Jon Walters put the hosts ahead with an eighth-minute breakaway goal, only for Didier Drogba to head an equaliser just past the half-hour.
The action became more frenetic in the second half with the Potters hitting the woodwork twice and forcing several good saves from Petr Cech, while Drogba was also denied by the crossbar late on.
A draw, coming after Manchester United had turned around a 2-0 deficit to beat West Ham earlier in the day, leaves Carlo Ancelotti’s team 11 points behind the leaders.
Although they have a match in hand, there are only eight games remaining and it is difficult to see where the deficit will be made up in the final six weeks.
Chelsea’s £50million striker Fernando Torres, dropped after nine matches for club and country without a goal, was given half an hour at the end but hardly threatened as his drought extended to 662 minutes since he last found the net, as a Liverpool player at Wolves in late January.
The omission of Branislav Ivanovic was more curious as his strength and aerial ability would have seemed ideal against the Potters.
Stoke won an early corner and the sight of Michael Essien marking Robert Huth, with eight goals this season, appeared a strange one which almost cost them when he headed Jermaine Pennant’s corner over.
But it was speed over the ground – or lack of it – which proved Chelsea’s undoing.
Walters took advantage of David Luiz’s hesitancy out wide on the halfway line to nip past and race into the penalty area before cutting the ball back on to his right foot and beating Cech at his near post.
Chelsea’s response saw Ashley Cole’s diving header clawed away by Asmir Begovic and Florent Malouda volley just over from range.
But John Terry was almost embarrassed as much as his central defensive partner Luiz had been on the opposite flank when he lost possession to Kenwyne Jones before racing back to get in a crucial touch just as the striker looked to shoot.
Mistakes seemed very much the order of the day and Begovic was relieved to see Rory Delap clear after the goalkeeper dropped Frank Lampard’s brilliant 25-yard volley at the feet of Nicolas Anelka.
With Jones giving Terry and Luiz a torrid time and Stoke’s tigerish midfield snapping into challenges, it seemed Chelsea were being pushed out of the game.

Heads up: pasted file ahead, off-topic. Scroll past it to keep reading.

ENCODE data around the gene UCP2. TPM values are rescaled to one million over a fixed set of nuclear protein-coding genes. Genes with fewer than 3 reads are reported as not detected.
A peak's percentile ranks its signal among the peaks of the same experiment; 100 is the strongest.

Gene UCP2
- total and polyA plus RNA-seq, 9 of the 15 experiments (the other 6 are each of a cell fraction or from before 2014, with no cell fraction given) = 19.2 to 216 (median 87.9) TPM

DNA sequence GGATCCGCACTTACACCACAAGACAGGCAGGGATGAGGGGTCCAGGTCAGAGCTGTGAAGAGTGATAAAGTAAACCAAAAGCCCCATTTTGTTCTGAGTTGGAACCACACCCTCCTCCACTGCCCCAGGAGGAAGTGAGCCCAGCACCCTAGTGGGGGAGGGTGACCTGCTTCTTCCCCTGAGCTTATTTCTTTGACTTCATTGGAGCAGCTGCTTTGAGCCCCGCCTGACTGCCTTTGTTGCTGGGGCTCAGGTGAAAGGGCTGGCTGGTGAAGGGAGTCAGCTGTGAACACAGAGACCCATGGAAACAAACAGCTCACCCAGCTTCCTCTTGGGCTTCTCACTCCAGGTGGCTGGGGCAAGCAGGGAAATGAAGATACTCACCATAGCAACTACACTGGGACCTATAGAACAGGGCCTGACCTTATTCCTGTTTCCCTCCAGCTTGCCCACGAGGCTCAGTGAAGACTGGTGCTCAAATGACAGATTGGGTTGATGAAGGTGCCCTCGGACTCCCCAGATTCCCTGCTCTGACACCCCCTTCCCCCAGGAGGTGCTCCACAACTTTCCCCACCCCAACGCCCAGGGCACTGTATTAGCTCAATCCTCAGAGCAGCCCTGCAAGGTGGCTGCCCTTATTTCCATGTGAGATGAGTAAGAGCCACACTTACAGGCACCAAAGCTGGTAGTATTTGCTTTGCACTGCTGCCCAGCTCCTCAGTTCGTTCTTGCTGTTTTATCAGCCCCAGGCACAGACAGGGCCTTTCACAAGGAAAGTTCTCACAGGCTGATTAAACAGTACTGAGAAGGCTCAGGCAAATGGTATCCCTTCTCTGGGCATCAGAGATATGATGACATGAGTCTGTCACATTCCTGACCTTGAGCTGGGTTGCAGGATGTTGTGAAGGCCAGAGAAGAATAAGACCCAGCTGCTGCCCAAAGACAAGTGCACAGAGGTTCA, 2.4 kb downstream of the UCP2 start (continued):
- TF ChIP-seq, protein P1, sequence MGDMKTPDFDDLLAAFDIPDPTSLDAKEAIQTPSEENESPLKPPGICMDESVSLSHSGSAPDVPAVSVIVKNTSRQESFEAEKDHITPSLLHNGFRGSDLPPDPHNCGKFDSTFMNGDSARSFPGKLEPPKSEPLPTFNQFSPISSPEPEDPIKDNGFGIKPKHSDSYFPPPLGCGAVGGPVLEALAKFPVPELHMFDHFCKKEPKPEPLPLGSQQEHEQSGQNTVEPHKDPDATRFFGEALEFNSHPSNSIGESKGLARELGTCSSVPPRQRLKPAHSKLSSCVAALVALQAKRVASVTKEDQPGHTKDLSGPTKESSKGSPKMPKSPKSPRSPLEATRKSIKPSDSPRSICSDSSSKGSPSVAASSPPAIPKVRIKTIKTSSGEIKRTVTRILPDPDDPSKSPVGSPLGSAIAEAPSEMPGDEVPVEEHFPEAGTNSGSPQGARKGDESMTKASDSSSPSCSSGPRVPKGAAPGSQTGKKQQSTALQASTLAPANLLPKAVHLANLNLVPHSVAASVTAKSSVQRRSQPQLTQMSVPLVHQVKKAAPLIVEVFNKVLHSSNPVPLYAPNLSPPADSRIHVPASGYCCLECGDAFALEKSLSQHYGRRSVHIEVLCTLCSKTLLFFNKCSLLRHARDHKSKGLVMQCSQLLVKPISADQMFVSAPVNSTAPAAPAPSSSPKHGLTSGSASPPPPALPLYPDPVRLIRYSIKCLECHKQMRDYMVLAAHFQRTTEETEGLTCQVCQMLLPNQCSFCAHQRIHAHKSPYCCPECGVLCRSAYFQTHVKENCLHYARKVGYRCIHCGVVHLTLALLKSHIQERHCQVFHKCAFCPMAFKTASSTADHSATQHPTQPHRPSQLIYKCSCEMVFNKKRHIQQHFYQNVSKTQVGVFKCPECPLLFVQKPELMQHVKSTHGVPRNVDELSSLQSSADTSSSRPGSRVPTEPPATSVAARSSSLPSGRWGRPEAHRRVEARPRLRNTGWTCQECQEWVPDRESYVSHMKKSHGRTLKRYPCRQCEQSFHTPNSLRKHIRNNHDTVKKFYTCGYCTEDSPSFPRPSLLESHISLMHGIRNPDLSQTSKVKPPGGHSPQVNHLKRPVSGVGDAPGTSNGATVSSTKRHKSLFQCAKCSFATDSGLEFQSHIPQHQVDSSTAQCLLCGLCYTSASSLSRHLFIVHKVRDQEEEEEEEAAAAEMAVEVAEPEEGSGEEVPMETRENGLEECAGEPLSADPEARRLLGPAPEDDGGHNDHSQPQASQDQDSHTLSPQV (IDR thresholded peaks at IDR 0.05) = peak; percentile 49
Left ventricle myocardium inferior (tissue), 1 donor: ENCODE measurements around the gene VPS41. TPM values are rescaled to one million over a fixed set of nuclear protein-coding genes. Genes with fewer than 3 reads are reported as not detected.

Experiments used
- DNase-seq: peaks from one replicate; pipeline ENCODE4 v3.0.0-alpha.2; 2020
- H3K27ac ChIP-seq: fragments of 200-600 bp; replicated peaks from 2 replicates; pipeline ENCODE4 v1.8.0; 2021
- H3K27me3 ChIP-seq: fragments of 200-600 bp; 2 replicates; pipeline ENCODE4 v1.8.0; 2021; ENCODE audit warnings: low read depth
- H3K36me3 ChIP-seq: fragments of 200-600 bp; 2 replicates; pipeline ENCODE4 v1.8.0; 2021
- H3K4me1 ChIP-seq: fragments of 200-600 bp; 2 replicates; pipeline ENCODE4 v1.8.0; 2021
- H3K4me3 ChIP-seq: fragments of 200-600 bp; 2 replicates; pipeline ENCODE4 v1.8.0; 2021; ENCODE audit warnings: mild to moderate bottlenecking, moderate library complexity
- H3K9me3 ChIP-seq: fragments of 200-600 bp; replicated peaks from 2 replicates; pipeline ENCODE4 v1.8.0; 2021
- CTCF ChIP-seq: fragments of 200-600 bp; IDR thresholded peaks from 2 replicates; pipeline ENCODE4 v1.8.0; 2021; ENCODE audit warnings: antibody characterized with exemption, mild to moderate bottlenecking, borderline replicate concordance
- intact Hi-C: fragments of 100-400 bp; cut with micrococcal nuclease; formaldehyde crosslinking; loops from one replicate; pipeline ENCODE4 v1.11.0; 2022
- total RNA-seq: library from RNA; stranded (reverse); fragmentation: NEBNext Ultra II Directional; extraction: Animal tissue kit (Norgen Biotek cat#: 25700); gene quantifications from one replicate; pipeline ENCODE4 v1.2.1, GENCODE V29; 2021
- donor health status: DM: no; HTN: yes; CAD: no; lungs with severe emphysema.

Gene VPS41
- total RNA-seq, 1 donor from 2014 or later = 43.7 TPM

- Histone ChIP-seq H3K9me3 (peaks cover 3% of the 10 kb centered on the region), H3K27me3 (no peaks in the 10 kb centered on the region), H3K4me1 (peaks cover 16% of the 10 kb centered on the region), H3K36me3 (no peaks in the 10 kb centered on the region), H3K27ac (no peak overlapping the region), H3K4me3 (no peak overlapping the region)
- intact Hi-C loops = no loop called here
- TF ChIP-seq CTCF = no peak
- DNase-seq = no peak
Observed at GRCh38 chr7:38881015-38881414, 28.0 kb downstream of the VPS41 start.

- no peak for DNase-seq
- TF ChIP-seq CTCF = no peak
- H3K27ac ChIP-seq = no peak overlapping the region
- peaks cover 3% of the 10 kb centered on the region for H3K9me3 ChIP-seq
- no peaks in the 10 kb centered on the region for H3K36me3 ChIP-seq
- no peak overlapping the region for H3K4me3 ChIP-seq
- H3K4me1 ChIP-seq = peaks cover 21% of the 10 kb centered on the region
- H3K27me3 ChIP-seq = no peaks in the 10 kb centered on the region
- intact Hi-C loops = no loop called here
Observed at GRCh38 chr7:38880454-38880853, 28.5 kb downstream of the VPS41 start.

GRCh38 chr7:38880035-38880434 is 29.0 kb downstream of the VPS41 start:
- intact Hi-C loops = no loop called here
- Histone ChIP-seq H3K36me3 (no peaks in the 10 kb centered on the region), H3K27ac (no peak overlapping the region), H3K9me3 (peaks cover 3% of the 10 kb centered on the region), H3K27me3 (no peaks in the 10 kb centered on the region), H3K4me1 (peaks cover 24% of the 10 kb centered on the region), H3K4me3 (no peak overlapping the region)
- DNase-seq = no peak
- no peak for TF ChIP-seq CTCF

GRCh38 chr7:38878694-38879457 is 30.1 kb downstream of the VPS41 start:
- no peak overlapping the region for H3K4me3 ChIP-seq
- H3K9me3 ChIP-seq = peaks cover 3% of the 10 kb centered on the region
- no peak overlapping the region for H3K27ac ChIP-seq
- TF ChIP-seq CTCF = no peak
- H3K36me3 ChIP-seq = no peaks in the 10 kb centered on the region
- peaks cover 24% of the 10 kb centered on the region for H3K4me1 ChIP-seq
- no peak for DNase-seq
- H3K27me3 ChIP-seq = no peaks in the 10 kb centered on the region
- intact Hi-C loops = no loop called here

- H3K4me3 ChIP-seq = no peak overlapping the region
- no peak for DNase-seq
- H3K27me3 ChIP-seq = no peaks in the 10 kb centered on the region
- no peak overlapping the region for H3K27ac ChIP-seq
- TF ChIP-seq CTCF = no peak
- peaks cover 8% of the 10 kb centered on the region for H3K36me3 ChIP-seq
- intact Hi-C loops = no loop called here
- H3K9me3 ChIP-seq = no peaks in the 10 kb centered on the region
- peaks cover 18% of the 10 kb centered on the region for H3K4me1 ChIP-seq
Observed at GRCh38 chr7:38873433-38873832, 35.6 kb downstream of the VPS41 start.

But the one occasion the hosts failed to close down quickly cost them.
In the 33rd minute Anelka was given too much time from a deep position and he superbly picked out the diving Drogba to head powerfully past Begovic.
With Stoke’s sheer tenacity and determination it was easy to see why they have scored 78% of their goals in the second half – the most in the top flight – and they continued to pressure their visitors.
Just after the restart both Walters and Jones dummied Matt Etherington’s left-wing cross and Pennant drilled in a shot which Cech saved with his legs.
Drogba was even closer when teed up by Ramires on the right of the penalty area, his shot beating Begovic but hitting the outside of the far post, and the Potters goalkeeper was hardly convincing as he batted away a long-range Lampard drive.
Stoke rattled the crossbar twice within a few seconds as first Marc Wilson’s free-kick crashed back off the woodwork, possibly as a result of Cech’s touch, with Huth’s header from the resulting corner only being kept out by the goalkeeper’s outstretched hand and the frame of the goal.
Cech scrambled away a header from Etherington, Jones powerfully nodded wide and Pennant flashed a drive off target as Stoke looked more likely to score.
Drogba continued to pose Chelsea’s greatest threat and he too was denied by the crossbar with a shot on turn.
Lampard had a claim for a penalty late on when Huth leant into his back as he bore down on goal, but referee Peter Walton saw nothing wrong.
In added time substitute Ricardo Fuller’s header travelled the length of the goalline but dropped the wrong side of the far post.
A point was Stoke’s first against their opponents since their promotion to the Premier League, and on balance they deserved more.